Smarter Bases to Improve Quality of Life and Security
The U.S. Army’s interest in smart cities comes from their considerable portfolio of installations around the world — 156 sites and over 1 billion square feet of buildings in total, including bases, airfields, training facilities, arsenals, and even cemeteries. John Thompson, the leader of the “Installations of the Future” portfolio for the Deputy Assistant Secretary of the Army (Strategic Integration), said that each of these installations can be thought of as a “mini-city,” sharing many of the same energy, infrastructure, and security responsibilities and challenges as civilian communities.
Army officials hope to use IoT technologies such as sensors and automation to improve the management of these sites. Thompson’s examples included automatically controlling the temperature of empty barracks while Soldiers are out in the field training, or using embedded sensors and analytics to predict maintenance issues before they occur. More generally, the Army realizes it will need to update these communities to make them appealing and safe for its personnel stationed there. Thompson said.
ARL’s open campus model is changing how the Army is doing research, emphasizing public-private partnerships that incorporate university, national lab and industry technical expertise. The objective of this event was to develop strong partnerships through identifying the challenges faced on Army and DOD installations, assessing the current state of the art in harnessing sensor technology within smart cities, and prioritizing the science and technologies that can greatly impact Army installations and Army operational needs. Dr. Mark Tschopp, regional lead of ARL Central was instrumental in bring individuals from universities and industry within the Chicago area to support this workshop.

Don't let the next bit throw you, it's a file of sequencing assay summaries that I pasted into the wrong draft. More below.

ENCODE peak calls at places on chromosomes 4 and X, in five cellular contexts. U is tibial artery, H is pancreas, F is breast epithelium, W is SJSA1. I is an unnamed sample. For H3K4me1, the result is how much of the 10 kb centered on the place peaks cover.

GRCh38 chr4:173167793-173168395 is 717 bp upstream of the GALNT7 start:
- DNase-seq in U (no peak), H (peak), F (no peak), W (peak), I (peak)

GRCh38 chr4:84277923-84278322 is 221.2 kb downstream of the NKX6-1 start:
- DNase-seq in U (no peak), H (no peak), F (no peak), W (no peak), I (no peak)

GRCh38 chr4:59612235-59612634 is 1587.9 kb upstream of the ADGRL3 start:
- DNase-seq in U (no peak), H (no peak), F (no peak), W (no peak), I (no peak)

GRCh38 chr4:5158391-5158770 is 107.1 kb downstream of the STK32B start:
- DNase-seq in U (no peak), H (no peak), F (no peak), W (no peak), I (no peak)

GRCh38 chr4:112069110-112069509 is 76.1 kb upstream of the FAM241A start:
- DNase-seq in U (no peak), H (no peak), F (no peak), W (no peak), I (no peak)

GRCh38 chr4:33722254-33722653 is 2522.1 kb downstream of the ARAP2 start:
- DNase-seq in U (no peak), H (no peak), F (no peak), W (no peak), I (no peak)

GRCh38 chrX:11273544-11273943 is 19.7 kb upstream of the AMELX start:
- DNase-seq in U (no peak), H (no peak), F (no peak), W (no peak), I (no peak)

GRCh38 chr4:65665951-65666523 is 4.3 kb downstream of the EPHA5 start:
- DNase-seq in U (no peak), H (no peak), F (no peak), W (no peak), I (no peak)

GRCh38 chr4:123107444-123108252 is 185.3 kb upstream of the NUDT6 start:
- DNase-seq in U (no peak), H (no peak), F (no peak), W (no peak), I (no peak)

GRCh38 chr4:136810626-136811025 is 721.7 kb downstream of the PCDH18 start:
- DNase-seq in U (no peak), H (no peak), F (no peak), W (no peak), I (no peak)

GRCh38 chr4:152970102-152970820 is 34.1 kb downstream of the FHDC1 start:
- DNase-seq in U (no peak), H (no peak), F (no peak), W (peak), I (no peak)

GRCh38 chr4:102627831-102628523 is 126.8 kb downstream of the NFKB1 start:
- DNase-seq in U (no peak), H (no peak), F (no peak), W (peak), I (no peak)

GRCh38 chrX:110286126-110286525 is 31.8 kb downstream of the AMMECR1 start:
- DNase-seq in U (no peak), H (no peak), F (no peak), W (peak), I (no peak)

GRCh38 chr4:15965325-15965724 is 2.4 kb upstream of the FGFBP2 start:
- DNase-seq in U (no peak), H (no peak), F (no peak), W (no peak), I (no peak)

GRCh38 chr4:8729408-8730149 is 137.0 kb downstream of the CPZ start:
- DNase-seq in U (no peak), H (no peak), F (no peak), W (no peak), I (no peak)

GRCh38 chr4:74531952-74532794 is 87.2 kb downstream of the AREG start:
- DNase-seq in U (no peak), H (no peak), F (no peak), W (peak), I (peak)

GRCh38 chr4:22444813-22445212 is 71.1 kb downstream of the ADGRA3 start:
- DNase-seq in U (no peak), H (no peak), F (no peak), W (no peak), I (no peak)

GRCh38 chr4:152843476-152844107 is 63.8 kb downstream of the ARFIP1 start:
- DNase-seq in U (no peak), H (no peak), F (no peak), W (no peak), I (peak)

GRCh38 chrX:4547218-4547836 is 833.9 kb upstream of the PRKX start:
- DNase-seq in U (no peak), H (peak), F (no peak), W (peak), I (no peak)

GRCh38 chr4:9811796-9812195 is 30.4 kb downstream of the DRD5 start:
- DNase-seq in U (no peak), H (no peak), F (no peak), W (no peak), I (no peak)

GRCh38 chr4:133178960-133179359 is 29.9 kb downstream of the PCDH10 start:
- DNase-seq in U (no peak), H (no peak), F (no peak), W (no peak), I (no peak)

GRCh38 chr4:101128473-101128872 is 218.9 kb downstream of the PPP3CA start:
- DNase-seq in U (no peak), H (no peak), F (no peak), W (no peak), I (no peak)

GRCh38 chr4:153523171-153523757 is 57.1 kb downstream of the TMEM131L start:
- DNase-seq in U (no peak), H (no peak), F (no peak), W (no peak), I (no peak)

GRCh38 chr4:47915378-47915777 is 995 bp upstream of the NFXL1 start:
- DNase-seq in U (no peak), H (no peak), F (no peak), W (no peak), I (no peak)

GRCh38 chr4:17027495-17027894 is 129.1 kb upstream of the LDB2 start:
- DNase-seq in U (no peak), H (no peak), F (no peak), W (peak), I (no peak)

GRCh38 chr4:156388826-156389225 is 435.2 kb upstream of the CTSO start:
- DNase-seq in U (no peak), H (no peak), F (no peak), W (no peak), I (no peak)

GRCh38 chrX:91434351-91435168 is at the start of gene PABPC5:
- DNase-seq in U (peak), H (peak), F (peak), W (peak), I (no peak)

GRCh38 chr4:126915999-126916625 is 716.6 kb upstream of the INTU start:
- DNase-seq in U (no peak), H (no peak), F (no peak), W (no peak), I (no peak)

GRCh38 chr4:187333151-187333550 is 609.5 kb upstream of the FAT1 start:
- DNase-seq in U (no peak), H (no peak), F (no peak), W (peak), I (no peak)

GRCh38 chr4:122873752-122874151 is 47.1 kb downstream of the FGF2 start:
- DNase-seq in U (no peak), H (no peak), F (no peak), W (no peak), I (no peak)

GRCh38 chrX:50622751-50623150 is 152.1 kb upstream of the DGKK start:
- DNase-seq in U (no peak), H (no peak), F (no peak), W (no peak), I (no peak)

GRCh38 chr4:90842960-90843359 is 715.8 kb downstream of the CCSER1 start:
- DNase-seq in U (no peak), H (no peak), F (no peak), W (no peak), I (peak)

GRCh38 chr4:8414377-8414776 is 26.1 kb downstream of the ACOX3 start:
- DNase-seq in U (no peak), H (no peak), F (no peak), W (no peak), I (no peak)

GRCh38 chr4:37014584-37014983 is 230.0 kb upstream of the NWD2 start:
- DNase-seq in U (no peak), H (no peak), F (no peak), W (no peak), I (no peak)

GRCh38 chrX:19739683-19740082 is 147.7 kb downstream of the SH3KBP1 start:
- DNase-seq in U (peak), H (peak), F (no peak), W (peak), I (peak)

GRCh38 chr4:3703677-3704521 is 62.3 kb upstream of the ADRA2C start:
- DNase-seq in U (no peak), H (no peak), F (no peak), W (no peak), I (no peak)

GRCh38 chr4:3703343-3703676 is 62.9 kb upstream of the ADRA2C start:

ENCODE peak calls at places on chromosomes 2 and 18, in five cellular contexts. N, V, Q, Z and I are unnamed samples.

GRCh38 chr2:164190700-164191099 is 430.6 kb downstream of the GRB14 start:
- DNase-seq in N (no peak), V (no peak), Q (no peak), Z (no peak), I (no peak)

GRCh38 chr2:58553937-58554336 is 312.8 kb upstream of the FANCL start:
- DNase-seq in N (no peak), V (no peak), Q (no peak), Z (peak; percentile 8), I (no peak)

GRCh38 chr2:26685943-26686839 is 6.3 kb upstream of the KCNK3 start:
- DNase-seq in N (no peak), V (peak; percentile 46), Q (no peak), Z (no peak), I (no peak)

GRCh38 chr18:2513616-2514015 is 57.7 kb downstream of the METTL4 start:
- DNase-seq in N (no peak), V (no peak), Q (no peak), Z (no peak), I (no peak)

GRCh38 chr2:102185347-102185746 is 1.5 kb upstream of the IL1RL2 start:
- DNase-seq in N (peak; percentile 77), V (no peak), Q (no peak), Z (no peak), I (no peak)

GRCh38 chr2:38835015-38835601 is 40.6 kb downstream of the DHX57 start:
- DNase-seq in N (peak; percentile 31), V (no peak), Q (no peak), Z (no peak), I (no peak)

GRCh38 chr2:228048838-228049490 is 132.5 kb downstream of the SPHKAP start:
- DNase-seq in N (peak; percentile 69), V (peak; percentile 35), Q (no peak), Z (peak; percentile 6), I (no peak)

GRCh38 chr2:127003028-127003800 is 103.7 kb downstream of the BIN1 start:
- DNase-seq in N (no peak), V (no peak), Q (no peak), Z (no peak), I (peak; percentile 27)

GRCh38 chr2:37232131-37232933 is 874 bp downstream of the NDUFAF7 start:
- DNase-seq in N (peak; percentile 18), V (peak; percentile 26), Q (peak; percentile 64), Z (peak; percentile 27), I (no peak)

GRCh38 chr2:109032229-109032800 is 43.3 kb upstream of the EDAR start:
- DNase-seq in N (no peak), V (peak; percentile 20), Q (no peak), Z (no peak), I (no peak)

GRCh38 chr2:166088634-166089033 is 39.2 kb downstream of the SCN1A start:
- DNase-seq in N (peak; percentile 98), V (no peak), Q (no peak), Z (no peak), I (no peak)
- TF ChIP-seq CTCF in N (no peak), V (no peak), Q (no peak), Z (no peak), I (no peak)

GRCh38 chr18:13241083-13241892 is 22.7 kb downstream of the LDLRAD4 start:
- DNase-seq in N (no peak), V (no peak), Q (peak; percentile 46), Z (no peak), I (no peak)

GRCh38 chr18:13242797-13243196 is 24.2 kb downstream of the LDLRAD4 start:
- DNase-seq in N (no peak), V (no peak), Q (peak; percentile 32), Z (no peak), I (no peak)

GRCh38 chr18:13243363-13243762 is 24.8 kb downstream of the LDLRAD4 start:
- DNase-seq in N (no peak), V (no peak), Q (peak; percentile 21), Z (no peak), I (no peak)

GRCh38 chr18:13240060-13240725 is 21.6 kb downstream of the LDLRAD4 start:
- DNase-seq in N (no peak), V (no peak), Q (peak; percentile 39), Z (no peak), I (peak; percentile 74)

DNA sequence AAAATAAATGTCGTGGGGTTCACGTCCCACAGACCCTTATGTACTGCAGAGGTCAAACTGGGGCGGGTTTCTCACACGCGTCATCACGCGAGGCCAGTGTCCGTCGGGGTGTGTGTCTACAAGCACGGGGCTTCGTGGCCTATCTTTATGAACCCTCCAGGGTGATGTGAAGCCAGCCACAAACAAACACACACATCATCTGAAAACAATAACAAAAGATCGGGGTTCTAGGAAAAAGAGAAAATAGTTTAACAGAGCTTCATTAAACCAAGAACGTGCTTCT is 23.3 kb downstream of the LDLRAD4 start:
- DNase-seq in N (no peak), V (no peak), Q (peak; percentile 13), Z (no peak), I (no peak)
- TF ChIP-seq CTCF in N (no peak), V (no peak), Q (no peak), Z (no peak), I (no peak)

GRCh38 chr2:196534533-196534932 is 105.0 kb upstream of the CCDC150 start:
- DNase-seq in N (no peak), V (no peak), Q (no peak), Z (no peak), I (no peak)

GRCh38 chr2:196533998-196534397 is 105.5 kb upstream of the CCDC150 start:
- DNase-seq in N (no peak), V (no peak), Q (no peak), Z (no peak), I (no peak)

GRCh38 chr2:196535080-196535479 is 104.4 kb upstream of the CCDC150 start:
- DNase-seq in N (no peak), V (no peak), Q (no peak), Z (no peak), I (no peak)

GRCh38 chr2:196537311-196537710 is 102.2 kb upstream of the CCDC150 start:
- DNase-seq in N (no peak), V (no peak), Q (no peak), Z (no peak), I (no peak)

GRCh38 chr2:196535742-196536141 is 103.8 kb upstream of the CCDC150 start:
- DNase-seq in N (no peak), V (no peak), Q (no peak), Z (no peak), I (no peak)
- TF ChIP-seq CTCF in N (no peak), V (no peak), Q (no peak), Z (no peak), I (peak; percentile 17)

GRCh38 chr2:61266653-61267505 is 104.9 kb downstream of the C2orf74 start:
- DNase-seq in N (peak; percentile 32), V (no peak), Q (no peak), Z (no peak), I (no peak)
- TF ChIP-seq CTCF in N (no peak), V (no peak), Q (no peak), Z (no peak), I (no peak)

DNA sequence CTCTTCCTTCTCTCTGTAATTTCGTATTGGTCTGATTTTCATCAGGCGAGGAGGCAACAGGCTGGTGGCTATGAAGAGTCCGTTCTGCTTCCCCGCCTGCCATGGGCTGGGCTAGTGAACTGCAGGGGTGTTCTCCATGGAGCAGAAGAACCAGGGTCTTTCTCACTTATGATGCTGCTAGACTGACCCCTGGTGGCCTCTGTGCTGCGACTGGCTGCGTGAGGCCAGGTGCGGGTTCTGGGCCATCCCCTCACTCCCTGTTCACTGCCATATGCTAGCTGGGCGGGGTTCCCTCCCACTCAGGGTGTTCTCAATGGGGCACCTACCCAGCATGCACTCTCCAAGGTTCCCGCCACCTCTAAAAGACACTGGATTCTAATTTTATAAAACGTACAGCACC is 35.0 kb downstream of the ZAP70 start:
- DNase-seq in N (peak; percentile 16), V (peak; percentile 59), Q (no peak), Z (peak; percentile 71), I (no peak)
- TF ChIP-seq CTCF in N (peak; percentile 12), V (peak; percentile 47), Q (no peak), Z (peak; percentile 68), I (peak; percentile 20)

“I’m thrilled to see the excitement from pulling together experts and decision-makers from across academia, the Army and the DOD to discuss the future of smart cities and smart installations,” Tschopp said. “While there may be some disagreement about the term “smart,” there is no denying that ubiquitous IoT and sensor technologies are leading to an overwhelming amount of data that can be harnessed to our advantage.
“So, the real question is... how do we enable a future capability with these technologies where we make Soldier’s lives better and safer, where we provide installation commanders with information to make decisions, where we increase the level of protection within our installations, and more broadly, where we make people’s lives better by integrating with the surrounding communities—all with the proper amount of security and privacy. Together, we can tackle existing gaps that stand in the way of that future and can produce outcomes of impact for the Army.”